He announced today that his new Commerce director will be Brian Bonlender, who ran Inslee’s congressional office and

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Jan.
29th

Lawmakers may keep universities from varying tuition

State lawmakers agreed to let universities and colleges charge higher tuition to engineers, business majors and others enrolled in higher-cost programs. But that was before the implications for the state’s pre-paid tuition program came to light.

After considering a few options last year, the Legislature ended up pausing the authority it had granted for differential tuition. Now it’s considering ending that authority altogether, as a measure sponsored by Rep. Larry Seaquist, D-Gig Harbor, would do.

Even among some of the lawmakers who originally championed differential tuition, there is now bipartisan support for ending it. When the Higher Education Committee

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Jan.
28th

Two sitting House members passed over as successor to Jerome Delvin

Neither Rep. Larry Haler of Richland nor Rep. Brad Klippert of Kennewick is headed to the state Senate. Going instead is their fellow Republican: Sharon Brown, an attorney who has been on the Kennewick City Council since 2009 and now serves as the city’s mayor pro tem.

The Tri-City Herald has the story.

Jerome Delvin of Richland, who is leaving the Senate after being elected to the Benton County Commission, helped pick his replacement. Monday’s unanimous vote by Benton County commissioners followed a winnowing by the Benton County GOP, which interviewed six candidates and forwarded three.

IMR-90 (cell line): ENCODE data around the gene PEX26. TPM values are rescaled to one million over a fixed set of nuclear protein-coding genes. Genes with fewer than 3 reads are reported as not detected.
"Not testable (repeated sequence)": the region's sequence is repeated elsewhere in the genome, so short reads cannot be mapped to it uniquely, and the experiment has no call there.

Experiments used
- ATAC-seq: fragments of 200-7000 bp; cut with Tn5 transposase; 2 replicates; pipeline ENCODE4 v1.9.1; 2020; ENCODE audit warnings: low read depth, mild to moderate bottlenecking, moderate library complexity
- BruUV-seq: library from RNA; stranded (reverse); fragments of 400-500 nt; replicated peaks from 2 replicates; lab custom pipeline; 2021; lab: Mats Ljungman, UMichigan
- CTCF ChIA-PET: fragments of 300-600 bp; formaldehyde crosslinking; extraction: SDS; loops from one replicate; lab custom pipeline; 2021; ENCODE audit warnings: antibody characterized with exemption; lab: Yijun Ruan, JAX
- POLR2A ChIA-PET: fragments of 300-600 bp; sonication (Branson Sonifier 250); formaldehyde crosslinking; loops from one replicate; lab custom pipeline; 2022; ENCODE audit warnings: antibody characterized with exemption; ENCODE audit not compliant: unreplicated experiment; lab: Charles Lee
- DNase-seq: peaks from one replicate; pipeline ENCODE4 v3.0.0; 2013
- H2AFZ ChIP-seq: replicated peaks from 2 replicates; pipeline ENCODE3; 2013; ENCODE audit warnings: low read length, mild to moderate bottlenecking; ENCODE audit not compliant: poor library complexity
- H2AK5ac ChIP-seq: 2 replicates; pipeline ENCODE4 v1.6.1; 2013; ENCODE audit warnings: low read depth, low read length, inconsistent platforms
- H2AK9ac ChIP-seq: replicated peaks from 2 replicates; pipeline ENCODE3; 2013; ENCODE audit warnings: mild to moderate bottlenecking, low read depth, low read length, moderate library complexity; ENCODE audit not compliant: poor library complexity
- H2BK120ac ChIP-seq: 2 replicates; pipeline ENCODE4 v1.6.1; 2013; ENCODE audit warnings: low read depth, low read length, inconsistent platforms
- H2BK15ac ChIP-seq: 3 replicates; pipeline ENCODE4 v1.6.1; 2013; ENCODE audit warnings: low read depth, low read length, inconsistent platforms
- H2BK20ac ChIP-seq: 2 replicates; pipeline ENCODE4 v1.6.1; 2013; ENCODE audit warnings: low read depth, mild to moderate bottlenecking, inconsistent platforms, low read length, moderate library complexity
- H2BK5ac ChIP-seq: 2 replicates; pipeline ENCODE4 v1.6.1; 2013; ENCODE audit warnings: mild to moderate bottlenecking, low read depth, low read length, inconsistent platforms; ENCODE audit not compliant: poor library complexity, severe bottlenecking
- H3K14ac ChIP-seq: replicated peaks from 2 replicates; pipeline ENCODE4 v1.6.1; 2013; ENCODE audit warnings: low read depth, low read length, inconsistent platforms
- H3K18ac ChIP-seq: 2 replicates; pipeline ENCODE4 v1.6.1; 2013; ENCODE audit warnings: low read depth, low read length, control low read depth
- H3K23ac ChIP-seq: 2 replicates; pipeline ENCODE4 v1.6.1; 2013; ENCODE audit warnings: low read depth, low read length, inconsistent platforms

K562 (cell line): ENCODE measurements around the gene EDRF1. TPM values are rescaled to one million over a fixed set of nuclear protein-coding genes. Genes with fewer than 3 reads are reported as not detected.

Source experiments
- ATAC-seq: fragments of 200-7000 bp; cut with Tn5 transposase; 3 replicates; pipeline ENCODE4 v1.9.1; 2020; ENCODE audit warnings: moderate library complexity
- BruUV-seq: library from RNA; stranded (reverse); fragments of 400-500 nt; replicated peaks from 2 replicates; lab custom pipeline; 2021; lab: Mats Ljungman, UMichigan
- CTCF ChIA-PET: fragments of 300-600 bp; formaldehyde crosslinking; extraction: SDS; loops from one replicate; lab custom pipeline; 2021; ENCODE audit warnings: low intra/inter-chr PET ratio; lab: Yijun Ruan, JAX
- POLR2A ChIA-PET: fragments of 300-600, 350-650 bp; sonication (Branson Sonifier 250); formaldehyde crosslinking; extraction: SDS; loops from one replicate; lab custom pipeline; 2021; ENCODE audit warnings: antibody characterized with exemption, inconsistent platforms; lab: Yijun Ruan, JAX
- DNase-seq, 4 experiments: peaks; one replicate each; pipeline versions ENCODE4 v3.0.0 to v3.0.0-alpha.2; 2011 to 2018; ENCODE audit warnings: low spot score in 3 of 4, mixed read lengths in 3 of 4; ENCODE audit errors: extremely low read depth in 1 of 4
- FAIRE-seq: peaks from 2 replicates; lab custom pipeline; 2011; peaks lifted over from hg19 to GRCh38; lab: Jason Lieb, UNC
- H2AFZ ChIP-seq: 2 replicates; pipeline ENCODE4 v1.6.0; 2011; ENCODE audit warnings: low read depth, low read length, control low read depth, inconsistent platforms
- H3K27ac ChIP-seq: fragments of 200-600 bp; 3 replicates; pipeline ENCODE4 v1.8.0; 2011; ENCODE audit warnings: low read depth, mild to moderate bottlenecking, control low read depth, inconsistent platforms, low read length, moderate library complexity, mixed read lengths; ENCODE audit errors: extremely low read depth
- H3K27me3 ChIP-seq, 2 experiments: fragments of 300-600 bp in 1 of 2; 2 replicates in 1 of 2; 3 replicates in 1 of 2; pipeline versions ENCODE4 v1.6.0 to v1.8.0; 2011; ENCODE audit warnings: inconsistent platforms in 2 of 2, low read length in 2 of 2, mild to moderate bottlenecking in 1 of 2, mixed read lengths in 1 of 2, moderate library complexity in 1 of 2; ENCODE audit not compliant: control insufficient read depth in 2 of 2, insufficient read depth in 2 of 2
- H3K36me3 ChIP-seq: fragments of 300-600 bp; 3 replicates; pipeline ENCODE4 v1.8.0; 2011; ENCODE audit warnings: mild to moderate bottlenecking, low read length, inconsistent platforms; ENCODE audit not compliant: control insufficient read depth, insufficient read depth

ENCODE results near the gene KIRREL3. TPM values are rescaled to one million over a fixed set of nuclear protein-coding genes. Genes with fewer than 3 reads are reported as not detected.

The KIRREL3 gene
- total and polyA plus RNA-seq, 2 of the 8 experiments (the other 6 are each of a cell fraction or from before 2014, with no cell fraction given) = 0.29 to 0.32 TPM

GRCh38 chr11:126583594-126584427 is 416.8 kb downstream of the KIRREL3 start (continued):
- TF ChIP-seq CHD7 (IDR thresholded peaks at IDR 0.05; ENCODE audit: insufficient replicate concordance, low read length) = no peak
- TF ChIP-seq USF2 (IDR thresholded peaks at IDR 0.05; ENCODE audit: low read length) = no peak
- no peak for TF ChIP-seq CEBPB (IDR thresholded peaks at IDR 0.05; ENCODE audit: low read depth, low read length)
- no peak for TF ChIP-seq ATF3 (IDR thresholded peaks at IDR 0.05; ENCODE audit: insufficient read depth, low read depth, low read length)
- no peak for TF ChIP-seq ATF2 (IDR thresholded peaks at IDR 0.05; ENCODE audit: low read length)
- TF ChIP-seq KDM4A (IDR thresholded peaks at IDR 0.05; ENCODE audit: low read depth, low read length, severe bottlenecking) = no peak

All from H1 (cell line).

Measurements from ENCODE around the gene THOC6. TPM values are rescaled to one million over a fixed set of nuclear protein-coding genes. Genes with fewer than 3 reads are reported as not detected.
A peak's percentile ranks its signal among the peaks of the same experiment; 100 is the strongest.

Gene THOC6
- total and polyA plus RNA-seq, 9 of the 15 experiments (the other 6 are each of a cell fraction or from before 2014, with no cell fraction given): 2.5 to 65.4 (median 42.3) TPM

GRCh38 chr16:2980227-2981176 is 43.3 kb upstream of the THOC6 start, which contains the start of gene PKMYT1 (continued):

According to

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Jan.
28th

Tacoma: Mayor Strickland delivers ‘state of the city’ speech

Tacoma Mayor Marilyn Strickland just gave her state of the city address at this year’s Tacoma Shift Happens, a conference at the Greater Tacoma Convention and Trade Center to promote local and independent businesses.

Here’s a copy of her speech:

 

Ladies and gentlemen, good evening.

On behalf of my City Council colleagues and the City of Tacoma, I am delighted to join you this evening to celebrate the spirit of entrepreneurship and innovation in our great city at the third annual Shift Happens.

Before I begin, I would be remiss if I did not thank today’s organizers, the countless volunteers and numerous merchants for your

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Jan.
28th

Lawmakers want to put expelled kids back in school

Several state lawmakers are trying to reduce dropout rates in Washington schools by changing the way students are punished for misbehavior.

Dozens of parents and students showed up in Olympia Monday to testify on proposed laws that aim to reduce the length of public school suspensions and expulsions, as well as create plans for expelled students to get back into school.

Right now, students fall behind on schoolwork when they are expelled or suspended, and may not be able to catch up, parents and teachers testified Monday before the Senate Early Learning and K-12 Education Committee.

Additionally, getting a student back into school after he or she has had disciplinary issues can be difficult, parents and students said.